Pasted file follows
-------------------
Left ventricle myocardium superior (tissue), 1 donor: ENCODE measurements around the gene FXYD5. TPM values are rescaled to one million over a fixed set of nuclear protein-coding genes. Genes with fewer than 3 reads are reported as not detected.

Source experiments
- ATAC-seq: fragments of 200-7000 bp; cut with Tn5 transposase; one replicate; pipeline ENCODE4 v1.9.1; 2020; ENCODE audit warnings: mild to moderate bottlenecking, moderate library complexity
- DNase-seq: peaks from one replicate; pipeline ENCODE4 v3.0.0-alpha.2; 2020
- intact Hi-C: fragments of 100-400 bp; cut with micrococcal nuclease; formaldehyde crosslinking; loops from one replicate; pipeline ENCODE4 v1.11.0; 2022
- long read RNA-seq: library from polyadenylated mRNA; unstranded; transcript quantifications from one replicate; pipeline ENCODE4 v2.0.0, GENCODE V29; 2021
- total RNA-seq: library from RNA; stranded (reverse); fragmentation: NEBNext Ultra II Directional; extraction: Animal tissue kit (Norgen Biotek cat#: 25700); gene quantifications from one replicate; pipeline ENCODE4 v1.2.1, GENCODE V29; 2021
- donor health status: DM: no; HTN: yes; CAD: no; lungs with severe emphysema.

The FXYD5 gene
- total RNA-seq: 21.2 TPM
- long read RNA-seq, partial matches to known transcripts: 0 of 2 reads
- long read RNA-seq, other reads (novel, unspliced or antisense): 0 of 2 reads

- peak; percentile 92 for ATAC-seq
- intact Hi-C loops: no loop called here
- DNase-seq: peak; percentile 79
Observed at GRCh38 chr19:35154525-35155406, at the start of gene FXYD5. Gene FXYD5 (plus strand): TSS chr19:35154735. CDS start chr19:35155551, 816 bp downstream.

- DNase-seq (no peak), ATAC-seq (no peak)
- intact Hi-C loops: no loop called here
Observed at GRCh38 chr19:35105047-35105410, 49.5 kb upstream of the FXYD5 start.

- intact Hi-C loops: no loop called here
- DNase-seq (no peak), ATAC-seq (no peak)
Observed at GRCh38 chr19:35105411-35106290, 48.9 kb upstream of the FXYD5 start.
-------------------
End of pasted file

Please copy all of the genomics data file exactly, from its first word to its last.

Left ventricle myocardium superior (tissue), 1 donor: ENCODE measurements around the gene FXYD5. TPM values are rescaled to one million over a fixed set of nuclear protein-coding genes. Genes with fewer than 3 reads are reported as not detected.

Source experiments
- ATAC-seq: fragments of 200-7000 bp; cut with Tn5 transposase; one replicate; pipeline ENCODE4 v1.9.1; 2020; ENCODE audit warnings: mild to moderate bottlenecking, moderate library complexity
- DNase-seq: peaks from one replicate; pipeline ENCODE4 v3.0.0-alpha.2; 2020
- intact Hi-C: fragments of 100-400 bp; cut with micrococcal nuclease; formaldehyde crosslinking; loops from one replicate; pipeline ENCODE4 v1.11.0; 2022
- long read RNA-seq: library from polyadenylated mRNA; unstranded; transcript quantifications from one replicate; pipeline ENCODE4 v2.0.0, GENCODE V29; 2021
- total RNA-seq: library from RNA; stranded (reverse); fragmentation: NEBNext Ultra II Directional; extraction: Animal tissue kit (Norgen Biotek cat#: 25700); gene quantifications from one replicate; pipeline ENCODE4 v1.2.1, GENCODE V29; 2021
- donor health status: DM: no; HTN: yes; CAD: no; lungs with severe emphysema.

The FXYD5 gene
- total RNA-seq: 21.2 TPM
- long read RNA-seq, partial matches to known transcripts: 0 of 2 reads
- long read RNA-seq, other reads (novel, unspliced or antisense): 0 of 2 reads

- peak; percentile 92 for ATAC-seq
- intact Hi-C loops: no loop called here
- DNase-seq: peak; percentile 79
Observed at GRCh38 chr19:35154525-35155406, at the start of gene FXYD5. Gene FXYD5 (plus strand): TSS chr19:35154735. CDS start chr19:35155551, 816 bp downstream.

- DNase-seq (no peak), ATAC-seq (no peak)
- intact Hi-C loops: no loop called here
Observed at GRCh38 chr19:35105047-35105410, 49.5 kb upstream of the FXYD5 start.

- intact Hi-C loops: no loop called here
- DNase-seq (no peak), ATAC-seq (no peak)
Observed at GRCh38 chr19:35105411-35106290, 48.9 kb upstream of the FXYD5 start.